For those unfamiliar with the Unicode Consortium, it is the nonprofit organization that maintains text standards to support the world's written languages across all devices, which includes emoji characters.
The updated website makes information about the emoji proposal process more accessible to people along with encouraging public participation in Unicode initiatives.
Since 2010, the Unicode Standard has covered emoji characters, which has helped standardize the available emojis across all platforms. Emoji encoding and standardization are just one part of the Consortium's text standards work, but the popularity of emoji has garnered a lot of attention for the organization.
"We've been working with the Unicode Consortium for several years to open up the emoji proposals process by making it more accessible and understandable," said Jennifer 8. Lee, co-founder of Emojination. "While I personally found the late-90s aesthetic of the developer-centric Unicode.org site very retro and nerd charming, the new site redesign is a reflection of Unicode's deep desire to engage the public in its work."The new site has a more modern design and it offers information on the emoji submission and standardization process.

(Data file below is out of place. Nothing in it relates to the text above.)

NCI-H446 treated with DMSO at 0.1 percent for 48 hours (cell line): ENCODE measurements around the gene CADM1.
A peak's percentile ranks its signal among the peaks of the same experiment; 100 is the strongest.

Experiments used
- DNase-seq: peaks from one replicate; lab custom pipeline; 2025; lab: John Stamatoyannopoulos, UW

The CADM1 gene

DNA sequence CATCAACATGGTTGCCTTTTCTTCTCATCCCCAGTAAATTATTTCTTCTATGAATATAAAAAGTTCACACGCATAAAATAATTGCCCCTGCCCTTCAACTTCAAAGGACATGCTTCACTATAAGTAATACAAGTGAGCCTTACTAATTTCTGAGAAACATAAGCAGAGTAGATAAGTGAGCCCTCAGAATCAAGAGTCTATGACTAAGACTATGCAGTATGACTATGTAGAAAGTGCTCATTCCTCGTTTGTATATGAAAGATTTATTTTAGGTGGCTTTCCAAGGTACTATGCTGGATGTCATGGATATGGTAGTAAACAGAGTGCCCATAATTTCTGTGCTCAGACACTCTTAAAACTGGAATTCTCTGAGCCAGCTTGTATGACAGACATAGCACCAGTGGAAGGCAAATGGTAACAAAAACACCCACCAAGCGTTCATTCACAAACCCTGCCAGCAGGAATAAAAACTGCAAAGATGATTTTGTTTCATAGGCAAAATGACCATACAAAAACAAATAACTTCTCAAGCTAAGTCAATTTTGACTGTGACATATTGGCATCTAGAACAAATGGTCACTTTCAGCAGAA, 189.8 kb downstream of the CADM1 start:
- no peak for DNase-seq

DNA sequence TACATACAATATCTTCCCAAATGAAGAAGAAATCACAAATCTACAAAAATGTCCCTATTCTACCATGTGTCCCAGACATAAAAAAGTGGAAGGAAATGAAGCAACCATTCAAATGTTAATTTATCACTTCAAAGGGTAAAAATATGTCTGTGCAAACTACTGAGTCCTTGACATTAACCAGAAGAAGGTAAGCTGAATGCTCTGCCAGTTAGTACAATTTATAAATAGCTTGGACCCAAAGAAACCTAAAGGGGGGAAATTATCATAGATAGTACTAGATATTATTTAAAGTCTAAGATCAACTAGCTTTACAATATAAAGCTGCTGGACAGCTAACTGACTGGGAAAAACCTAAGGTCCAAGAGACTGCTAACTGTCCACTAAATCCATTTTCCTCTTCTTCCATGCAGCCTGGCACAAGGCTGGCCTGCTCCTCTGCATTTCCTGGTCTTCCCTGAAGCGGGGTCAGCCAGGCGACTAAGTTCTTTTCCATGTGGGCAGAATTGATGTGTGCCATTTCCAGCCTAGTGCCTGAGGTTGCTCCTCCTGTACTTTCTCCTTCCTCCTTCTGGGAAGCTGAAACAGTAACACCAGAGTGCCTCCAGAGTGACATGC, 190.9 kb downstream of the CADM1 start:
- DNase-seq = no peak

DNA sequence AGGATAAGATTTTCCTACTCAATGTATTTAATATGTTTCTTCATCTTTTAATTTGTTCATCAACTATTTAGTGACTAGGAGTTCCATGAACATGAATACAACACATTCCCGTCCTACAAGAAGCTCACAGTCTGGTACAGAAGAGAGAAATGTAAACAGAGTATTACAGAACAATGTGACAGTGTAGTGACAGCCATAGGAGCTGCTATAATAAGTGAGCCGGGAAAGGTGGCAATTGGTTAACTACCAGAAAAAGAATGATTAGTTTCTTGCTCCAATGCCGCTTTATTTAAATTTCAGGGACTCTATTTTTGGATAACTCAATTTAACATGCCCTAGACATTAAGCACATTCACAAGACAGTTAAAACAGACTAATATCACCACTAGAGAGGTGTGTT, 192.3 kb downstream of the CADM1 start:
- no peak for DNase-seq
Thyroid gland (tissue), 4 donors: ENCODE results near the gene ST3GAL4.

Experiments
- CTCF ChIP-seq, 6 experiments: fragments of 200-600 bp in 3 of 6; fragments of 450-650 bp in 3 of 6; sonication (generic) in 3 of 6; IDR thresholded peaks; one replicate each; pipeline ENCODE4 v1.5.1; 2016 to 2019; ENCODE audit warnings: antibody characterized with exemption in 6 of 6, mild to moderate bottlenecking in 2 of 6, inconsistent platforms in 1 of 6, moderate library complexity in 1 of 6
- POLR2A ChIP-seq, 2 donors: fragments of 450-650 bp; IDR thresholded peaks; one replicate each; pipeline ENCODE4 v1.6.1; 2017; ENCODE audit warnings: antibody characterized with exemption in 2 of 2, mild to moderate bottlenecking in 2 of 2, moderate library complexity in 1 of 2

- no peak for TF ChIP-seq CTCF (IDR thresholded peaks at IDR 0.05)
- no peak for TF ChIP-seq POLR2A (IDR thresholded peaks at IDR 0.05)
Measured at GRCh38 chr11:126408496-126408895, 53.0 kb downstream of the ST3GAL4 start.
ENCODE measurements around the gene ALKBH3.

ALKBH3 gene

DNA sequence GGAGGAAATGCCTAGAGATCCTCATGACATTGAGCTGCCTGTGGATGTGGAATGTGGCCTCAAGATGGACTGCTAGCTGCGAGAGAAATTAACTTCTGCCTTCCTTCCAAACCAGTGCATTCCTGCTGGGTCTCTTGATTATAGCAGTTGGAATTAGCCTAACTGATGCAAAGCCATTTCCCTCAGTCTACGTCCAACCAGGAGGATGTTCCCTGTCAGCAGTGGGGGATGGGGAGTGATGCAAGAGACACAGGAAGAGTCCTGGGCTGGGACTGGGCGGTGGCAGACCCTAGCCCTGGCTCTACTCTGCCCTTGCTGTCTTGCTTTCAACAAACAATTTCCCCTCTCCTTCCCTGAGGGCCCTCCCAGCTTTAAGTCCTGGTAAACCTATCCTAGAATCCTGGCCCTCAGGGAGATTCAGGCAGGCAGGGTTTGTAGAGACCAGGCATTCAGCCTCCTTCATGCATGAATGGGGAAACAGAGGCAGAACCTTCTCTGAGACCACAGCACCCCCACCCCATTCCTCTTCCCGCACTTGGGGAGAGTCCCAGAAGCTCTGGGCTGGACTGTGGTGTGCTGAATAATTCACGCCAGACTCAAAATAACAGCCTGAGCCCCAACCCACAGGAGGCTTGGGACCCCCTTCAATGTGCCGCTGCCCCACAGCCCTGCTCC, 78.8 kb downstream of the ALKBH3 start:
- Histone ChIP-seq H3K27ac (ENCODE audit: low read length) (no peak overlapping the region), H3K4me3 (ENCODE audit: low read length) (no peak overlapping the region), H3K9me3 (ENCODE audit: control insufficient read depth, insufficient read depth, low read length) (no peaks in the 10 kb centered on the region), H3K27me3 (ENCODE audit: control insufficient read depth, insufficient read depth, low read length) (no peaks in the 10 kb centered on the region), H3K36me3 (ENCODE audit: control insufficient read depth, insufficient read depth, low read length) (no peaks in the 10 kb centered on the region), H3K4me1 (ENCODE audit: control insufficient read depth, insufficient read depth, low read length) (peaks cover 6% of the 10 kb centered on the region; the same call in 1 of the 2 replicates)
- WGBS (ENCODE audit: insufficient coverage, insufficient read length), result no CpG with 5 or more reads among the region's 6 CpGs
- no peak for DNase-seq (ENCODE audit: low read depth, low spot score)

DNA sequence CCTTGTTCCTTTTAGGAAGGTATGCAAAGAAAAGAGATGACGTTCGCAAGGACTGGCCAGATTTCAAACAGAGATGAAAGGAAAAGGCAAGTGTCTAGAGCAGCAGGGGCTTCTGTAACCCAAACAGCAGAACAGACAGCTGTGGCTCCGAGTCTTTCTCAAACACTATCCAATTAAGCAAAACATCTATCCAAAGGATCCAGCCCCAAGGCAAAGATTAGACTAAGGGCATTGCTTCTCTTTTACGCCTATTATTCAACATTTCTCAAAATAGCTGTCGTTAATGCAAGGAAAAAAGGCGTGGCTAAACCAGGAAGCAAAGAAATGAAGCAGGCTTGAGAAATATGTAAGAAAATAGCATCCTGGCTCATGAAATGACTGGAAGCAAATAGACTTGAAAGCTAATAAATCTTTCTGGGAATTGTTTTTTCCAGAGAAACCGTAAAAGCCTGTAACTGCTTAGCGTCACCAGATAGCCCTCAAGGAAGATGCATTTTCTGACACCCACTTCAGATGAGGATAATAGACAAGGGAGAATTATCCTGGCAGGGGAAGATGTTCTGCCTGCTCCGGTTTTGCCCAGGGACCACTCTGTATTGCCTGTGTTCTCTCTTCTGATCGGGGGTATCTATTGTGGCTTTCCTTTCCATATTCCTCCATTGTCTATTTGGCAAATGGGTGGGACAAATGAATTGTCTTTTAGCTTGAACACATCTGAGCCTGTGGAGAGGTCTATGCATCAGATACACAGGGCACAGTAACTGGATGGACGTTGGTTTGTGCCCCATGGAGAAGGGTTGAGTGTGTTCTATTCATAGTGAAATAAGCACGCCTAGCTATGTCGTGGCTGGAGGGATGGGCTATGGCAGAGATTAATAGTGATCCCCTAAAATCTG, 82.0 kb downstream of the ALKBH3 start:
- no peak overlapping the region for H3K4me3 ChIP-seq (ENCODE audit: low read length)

"Emoji are just one element of our broader mission," said Mark Davis, president and co-founder of the Unicode Consortium. "The Consortium is a team of largely volunteers who are dedicated to ensuring that people all over the world can use their language of choice in digital communication across any computer, phone or other device. From English and Chinese to Cherokee, Hindi and Rohingya, the Consortium is committed to preserving every language for the digital era."The Unicode Consortium's new website is available starting today, and to earn money for future endeavors, the site is allowing people to "adopt" an emoji character, including new Unicode 12 characters like the the sloth, sea otter, waffle, and Saturn.